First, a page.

When looking at the future of offshore wind energy, two mega-trends are very clear. Firstly, the overarching mega-trend will be the relentless drive to reduce the levelized cost of energy (LCoE). Secondly, in many ways a result of the first trend, turbines and wind farms will continue to get bigger.
Ever since the first offshore wind farm at Vindeby began operating in 1991, the drive to reduce LCoE, both capex and opex, has been the focus of the entire industry. Much has been achieved already, but continuous innovation is required to keep forcing the curve downwards. This goal will launch several new trends.
New challenges, new trends
Already ongoing for some time, the increasing size of wind turbines and wind farms is expected to continue long into the future. Unlike onshore wind farms, where logistical challenges might put limits on turbine size, offshore wind can probably continue to grow in size for many years to come. Initially, offshore limitations might come in the form of materials and overall structures. However, as we see it, this will not be the case in the near future. We will soon see very large, utility-scale wind farms with enormous turbines, leading to new challenges in construction, installation, operation and maintenance (O&M).
Another new trend – the use of robotics and artificial intelligence (AI) – will address this particular issue. Getting the power from these very large power plants to shore will also be highly important.
Wind farms built by robots
AI and robots seem to be everywhere. Certainly, as described in DNV’s paper: Making Renewables Smarter (2018), Landberg and Traiger discuss that both technologies definitely have a place in offshore wind. We see the application of robotics in wind farm construction and O&M.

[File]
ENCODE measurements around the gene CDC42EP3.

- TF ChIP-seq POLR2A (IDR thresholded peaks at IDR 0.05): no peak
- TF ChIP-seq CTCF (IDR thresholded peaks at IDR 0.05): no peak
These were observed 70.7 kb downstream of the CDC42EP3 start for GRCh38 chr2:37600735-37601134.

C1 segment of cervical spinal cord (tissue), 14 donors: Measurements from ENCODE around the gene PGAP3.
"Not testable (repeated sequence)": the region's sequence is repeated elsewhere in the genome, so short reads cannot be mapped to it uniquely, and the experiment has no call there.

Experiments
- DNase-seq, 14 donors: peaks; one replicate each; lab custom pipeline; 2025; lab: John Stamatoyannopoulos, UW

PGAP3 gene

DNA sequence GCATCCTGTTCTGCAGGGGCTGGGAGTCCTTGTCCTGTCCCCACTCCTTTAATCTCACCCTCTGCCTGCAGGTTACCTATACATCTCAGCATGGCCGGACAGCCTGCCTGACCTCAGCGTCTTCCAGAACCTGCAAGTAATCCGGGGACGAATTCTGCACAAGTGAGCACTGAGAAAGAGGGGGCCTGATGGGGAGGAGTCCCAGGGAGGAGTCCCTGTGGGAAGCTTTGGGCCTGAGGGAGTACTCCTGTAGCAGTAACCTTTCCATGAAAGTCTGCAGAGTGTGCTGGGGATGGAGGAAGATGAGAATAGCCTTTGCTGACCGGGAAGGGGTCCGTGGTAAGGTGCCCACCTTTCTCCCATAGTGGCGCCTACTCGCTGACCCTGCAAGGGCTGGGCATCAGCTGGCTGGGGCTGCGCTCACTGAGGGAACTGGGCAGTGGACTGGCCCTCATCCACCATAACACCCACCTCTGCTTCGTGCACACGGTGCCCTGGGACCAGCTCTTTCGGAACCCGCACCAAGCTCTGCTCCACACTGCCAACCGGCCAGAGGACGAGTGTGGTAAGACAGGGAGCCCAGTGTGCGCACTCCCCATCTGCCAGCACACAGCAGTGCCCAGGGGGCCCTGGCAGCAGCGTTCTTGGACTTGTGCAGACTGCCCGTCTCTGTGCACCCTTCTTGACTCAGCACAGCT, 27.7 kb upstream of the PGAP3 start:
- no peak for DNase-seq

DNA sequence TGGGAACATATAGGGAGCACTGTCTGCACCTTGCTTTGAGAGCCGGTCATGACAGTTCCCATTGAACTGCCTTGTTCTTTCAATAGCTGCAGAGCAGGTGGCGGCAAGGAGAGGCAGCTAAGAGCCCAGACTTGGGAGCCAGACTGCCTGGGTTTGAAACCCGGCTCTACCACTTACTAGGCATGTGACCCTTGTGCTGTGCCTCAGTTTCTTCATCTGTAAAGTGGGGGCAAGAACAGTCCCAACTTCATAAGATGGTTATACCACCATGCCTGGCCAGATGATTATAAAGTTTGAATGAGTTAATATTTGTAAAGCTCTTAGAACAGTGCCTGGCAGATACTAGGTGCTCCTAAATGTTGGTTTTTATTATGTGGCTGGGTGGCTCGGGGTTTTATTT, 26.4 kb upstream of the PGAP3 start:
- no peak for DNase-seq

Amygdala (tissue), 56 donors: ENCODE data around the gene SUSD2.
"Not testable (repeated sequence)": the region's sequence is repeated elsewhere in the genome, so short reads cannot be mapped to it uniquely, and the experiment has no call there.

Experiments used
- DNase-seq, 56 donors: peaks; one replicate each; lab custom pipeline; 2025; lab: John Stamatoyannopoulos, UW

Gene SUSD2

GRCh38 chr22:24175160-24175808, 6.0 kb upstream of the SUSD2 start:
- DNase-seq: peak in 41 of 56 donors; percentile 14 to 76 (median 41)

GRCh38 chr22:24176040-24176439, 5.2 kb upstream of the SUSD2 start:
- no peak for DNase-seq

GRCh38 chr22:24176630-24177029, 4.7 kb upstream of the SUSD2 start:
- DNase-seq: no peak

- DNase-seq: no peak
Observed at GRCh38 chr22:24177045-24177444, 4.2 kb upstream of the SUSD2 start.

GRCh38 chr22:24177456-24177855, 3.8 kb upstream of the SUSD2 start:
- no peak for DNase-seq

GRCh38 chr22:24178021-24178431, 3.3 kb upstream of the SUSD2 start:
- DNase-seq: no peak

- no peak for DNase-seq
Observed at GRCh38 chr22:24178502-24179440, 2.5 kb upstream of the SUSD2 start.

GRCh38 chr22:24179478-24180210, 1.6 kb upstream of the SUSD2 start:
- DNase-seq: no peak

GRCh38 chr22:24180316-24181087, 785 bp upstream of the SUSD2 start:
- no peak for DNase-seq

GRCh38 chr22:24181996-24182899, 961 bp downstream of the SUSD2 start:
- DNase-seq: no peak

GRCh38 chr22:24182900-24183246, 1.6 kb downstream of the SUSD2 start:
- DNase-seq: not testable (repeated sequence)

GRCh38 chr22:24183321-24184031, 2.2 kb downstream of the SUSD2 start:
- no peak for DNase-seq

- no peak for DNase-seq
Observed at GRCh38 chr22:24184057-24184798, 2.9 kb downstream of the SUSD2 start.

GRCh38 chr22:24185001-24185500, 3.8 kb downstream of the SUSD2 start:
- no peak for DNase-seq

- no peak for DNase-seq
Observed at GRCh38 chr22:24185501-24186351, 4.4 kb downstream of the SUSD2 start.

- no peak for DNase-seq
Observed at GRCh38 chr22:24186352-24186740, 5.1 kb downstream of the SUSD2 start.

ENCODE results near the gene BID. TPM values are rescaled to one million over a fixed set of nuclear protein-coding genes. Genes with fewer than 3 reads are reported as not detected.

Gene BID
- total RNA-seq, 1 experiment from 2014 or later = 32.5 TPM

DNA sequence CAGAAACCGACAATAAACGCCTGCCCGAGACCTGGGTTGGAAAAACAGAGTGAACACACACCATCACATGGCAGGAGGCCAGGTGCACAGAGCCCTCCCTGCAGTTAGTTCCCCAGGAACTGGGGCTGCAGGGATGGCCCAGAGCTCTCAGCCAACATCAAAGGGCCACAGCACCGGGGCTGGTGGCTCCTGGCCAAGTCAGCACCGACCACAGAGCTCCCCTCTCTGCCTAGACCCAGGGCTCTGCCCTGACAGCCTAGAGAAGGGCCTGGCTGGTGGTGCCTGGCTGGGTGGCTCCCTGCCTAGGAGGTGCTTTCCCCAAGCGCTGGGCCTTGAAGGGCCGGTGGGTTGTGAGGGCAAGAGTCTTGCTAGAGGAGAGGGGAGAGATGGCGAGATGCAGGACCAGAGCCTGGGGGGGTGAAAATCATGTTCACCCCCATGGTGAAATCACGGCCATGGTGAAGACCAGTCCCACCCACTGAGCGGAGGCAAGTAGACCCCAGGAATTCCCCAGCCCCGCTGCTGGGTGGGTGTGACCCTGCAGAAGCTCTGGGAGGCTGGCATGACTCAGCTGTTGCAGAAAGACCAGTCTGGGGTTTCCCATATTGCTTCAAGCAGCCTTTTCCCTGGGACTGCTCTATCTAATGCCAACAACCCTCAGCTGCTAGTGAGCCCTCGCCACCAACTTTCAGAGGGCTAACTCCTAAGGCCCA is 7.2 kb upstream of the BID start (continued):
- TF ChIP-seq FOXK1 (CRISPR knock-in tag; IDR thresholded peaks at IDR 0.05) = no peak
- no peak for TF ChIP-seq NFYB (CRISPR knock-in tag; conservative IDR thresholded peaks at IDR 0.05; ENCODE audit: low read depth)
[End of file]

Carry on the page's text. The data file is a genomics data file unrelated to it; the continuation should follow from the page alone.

In construction, robots will initially supplement human capabilities, for example, in heavy lifts and underwater work. They will go on to handle an increasing amount of offshore wind farm construction as farms are located in increasingly remote and hazardous environments. On the O&M side, robots will take on activities such as on-site repairs and inspections inside, outside (by drones and crawlers) and below the surface (by Remotely Operated Vehicles).
In the beginning, most robots will be controlled by humans. However, autonomous robots will appear before too long. Their first application is likely to be autonomous inspection by drones (which is already possible technically and only held back by regulations). Further ahead, a possible – and perhaps slightly scary – future scenario could see offshore wind farms autonomously built and operated by robots!
The smart potential for safe, optimal performance
Machine learning (ML) is the branch of AI concerned with controlling robots, particularly autonomous ones. The more autonomous the robots become; the more ML is needed. However, ML will also be used to make offshore wind farms “smart”. Many applications will be possible. Among them predictive maintenance, where crews (and/or robots) are sent out to repair the wind turbines before they break down. Another example is wind farm control. Here ML-based systems will ensure individual turbines are operated to optimize the entire wind farm’s output, while minimizing wear and tear.
The potential for robotics and ML applied within offshore wind is immense. Nonetheless, concerns regarding privacy, reliability and social issues must be taken into account every step of the way.